Alcoholics Anonymous (AA) and its sister program, Narcotics Anonymous (NA), have been considered the standard treatment for recovering addicts since their inception. AA, founded by Bill Wilson, is based on the 12 steps, first published in 1938. Narcotics Anonymous was founded in 1953 and follows similar principles.
An estimated 23 million Americans struggle with addiction. Many of these addicts seek AA or NA as part of their road to recovery. A number of rehabilitation centers focus on the 12 steps and urge those in recovery to continue attending meetings on a regular basis to maintain their hard-earned sobriety.
The 12-step program is responsible, in part, for saving many lives. This cannot be debated, but neither can the reality that the program is not effective for everyone. Those recovering from addiction recover in different ways, and the underlying spiritual elements of AA and NA can be confusing and uncomfortable for some.
Deborah’s story is common: Drugs and alcohol, once something she could control, began to define her life after a time. It is also important: It sheds light on the reality that recovery does not necessarily have to be found within “-Anonymous” programs. In fact, some of the principles of the steps can be frightening for people.
Deborah has been sober for over seven years, although she still and will forever describe herself as “a recovering addict.” This is the general consensus in regard to addiction recovery. Similar to chronic mental or physical illness, the nature of addiction requires those living with it to constantly monitor mood changes, life events, and triggers that may spawn relapse. Addiction is, in fact, categorized as a mental illness.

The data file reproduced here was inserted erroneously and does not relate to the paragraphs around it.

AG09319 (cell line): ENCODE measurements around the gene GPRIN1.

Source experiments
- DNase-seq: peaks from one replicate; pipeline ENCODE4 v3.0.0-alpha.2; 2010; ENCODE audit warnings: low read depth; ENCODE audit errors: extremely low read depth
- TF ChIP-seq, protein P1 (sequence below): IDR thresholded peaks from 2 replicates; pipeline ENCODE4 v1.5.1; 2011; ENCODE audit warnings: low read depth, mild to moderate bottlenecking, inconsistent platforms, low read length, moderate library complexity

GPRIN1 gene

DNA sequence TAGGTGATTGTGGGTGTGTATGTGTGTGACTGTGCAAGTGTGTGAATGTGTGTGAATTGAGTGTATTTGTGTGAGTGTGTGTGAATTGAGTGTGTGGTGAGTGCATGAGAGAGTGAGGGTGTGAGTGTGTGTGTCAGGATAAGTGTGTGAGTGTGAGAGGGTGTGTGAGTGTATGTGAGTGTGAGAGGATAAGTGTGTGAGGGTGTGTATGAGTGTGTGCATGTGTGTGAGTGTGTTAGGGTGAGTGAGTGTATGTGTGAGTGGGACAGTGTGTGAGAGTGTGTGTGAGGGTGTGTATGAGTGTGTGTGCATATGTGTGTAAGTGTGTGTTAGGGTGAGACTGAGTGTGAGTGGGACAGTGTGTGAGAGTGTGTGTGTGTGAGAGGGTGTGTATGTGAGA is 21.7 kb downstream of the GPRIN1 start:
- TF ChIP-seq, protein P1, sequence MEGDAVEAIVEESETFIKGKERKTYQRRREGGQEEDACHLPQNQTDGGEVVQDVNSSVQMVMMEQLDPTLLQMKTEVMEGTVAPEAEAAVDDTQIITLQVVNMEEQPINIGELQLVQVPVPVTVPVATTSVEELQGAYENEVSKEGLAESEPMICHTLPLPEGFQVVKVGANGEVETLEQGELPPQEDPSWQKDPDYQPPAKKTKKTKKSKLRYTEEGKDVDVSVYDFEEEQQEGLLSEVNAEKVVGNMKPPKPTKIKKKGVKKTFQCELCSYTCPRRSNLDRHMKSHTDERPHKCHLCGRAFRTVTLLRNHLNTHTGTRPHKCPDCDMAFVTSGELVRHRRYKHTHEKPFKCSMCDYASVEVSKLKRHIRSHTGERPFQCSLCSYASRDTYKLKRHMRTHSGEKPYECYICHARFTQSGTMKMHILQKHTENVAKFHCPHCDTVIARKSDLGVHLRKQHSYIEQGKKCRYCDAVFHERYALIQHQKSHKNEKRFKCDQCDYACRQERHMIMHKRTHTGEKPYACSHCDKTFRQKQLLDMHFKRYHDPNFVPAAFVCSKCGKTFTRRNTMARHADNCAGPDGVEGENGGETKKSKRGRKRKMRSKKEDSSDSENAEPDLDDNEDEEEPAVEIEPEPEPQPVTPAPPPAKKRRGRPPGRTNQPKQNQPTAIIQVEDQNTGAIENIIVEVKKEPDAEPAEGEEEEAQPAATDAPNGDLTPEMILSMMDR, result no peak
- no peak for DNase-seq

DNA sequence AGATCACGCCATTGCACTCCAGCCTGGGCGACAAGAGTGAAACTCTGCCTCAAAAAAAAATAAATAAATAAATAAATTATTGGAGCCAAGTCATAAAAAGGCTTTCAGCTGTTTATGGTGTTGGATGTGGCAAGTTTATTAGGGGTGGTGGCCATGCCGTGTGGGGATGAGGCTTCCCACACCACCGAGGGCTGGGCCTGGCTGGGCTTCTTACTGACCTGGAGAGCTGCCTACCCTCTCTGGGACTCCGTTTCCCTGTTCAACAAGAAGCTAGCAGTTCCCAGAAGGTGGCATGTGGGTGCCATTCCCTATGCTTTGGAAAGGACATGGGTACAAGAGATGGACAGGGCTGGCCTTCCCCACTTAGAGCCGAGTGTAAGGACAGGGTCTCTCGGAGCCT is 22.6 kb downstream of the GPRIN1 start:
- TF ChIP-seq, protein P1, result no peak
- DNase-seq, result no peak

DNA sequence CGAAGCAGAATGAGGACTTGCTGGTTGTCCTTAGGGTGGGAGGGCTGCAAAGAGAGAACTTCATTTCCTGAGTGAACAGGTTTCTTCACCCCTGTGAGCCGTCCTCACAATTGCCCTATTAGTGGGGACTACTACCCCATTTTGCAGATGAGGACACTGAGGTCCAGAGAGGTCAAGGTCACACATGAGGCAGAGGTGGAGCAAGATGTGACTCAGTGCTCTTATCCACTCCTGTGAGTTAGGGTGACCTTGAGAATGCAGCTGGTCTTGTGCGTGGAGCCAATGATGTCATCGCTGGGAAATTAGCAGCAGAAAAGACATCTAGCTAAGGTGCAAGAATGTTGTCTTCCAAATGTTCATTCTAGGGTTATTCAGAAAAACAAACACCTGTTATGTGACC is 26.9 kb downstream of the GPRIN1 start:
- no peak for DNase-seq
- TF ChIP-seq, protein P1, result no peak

Deborah has two children, both under the age of 15, and she has been married for 23 years. She works part-time as a nurse and spends her spare time hiking and with her family and a close group of friends, many of whom also are in recovery. While this may sound like the stuff of a normal, everyday life, it was not always this way.
Deborah describes the impact of her addiction on her family:
My children were young when I was active in my addiction. I don’t believe they understood what was going on, though my husband worked to be honest with them. He told them I was sick and would become well. When I was an addict, my family, while important, were not as important as drugs. I felt I needed drugs in order to function, and I did function for some time. I managed to complete my nursing degree, but it all fell to pieces. Addiction nearly killed me, and I needed help. I finally realized, after five years of serious addiction, that I could not do it on my own.
During her stay in a rehabilitation center, Deborah was taught that the 12 steps were an important part of her success. However, she struggled with some of the core principles, the spiritual principles in particular. She is not alone.
The basic text of Narcotics Anonymous states as part of its 12 steps: